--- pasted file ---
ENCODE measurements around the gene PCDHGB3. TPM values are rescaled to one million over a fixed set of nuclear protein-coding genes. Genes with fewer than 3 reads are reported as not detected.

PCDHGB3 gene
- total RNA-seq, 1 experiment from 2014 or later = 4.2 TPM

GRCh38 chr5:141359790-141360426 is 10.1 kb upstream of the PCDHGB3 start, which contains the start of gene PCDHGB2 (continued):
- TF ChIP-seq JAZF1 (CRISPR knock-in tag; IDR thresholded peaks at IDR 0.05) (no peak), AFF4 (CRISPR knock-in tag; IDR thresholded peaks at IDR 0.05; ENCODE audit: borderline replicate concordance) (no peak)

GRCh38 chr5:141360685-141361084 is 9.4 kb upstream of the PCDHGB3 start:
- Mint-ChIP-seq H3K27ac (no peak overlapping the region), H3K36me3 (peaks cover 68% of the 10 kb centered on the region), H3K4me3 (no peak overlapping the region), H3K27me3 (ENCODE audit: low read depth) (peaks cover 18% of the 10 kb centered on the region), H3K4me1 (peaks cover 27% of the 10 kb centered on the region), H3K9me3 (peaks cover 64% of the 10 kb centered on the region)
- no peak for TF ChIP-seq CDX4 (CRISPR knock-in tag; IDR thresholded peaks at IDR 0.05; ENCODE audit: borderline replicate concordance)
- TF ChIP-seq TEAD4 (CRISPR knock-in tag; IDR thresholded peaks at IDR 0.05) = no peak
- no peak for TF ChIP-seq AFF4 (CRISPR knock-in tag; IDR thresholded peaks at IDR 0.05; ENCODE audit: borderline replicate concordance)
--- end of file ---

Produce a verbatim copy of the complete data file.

ENCODE measurements around the gene PCDHGB3. TPM values are rescaled to one million over a fixed set of nuclear protein-coding genes. Genes with fewer than 3 reads are reported as not detected.

PCDHGB3 gene
- total RNA-seq, 1 experiment from 2014 or later = 4.2 TPM

GRCh38 chr5:141359790-141360426 is 10.1 kb upstream of the PCDHGB3 start, which contains the start of gene PCDHGB2 (continued):
- TF ChIP-seq JAZF1 (CRISPR knock-in tag; IDR thresholded peaks at IDR 0.05) (no peak), AFF4 (CRISPR knock-in tag; IDR thresholded peaks at IDR 0.05; ENCODE audit: borderline replicate concordance) (no peak)

GRCh38 chr5:141360685-141361084 is 9.4 kb upstream of the PCDHGB3 start:
- Mint-ChIP-seq H3K27ac (no peak overlapping the region), H3K36me3 (peaks cover 68% of the 10 kb centered on the region), H3K4me3 (no peak overlapping the region), H3K27me3 (ENCODE audit: low read depth) (peaks cover 18% of the 10 kb centered on the region), H3K4me1 (peaks cover 27% of the 10 kb centered on the region), H3K9me3 (peaks cover 64% of the 10 kb centered on the region)
- no peak for TF ChIP-seq CDX4 (CRISPR knock-in tag; IDR thresholded peaks at IDR 0.05; ENCODE audit: borderline replicate concordance)
- TF ChIP-seq TEAD4 (CRISPR knock-in tag; IDR thresholded peaks at IDR 0.05) = no peak
- no peak for TF ChIP-seq AFF4 (CRISPR knock-in tag; IDR thresholded peaks at IDR 0.05; ENCODE audit: borderline replicate concordance)